It must not be imagined, however, that Michael belonged to that category of devil-may-care young men who took radical decisions concerning their future life-orientations without giving careful consideration to the detrimental effects these might have on their present circumstances. So before handing in his official resignation he’d taken the decision to cover himself by first obtaining a place on a one year teacher training his former university. And in reply to his application he’d received a letter inviting him to present himself at the University School of Education where its head, Professor Ibbotson, would be happy to interview him. A date and time were, of course, indicated. His reaction had been mixed: he’d been delighted at having been granted an interview, but apprehensive as to its contents and, above all, fearful of the results.

It was now with a certain shame (though he’d scarcely felt it at the time) that he had not only taken the day off work without asking for leave, but actually used the company car he was now in possession of to drive there. And was it some strange imminent justice which, in punishment of this blatant abuse of company time and money caused things to get off to the worst possible start? Being a scrupulously punctual person he set off from his lodgings at a time he’d estimated as being early enough for him to arrive at his destination well before the appointed time. But as he neared the end of his journey he became more and more anxiously aware that he hadn’t taken into account the immobilizing effects of heavy lunchtime traffic. The result was that he arrived a quarter of an hour late. So when he finally knocked on the door of Professor Ibbotson’s study he seriously thought his chances had been irreversibly compromised.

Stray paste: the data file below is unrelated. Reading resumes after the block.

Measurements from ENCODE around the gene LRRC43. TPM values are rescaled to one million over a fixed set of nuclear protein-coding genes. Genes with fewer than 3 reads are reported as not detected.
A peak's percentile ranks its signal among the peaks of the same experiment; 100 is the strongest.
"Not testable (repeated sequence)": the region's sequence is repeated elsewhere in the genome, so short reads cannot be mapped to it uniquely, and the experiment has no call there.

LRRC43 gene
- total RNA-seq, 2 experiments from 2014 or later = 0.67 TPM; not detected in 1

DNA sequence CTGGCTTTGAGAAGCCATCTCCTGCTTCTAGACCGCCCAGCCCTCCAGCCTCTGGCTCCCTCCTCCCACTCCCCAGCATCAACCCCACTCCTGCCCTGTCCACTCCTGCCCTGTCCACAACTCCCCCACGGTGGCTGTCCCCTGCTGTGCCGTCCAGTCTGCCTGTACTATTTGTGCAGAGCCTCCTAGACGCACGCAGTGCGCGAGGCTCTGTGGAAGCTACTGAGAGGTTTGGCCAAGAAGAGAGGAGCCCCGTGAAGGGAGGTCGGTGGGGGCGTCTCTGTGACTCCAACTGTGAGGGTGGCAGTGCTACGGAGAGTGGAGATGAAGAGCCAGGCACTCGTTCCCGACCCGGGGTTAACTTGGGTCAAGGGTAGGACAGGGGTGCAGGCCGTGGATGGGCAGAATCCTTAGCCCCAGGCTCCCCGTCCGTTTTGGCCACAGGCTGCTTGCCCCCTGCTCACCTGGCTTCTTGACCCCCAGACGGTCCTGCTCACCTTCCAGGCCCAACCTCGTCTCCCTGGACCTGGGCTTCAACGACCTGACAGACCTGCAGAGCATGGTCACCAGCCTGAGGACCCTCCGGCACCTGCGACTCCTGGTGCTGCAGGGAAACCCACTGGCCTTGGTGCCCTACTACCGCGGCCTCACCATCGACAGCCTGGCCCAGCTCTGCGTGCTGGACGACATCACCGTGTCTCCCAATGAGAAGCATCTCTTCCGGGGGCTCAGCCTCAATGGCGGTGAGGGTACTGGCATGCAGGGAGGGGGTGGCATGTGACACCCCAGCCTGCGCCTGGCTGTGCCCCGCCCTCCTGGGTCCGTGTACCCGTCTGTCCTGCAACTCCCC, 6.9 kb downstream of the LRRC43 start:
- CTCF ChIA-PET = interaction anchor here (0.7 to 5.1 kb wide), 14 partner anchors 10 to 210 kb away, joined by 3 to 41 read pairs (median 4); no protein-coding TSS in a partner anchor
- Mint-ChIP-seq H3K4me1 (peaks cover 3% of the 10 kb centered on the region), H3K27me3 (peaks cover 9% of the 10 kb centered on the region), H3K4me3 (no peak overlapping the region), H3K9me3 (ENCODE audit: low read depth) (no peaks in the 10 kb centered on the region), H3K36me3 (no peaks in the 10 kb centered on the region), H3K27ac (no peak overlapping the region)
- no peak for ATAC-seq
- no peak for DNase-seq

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The Call of France: Book 1 – Barfield School (8)

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Michael dreams of escaping from his present environment to more exotic climes.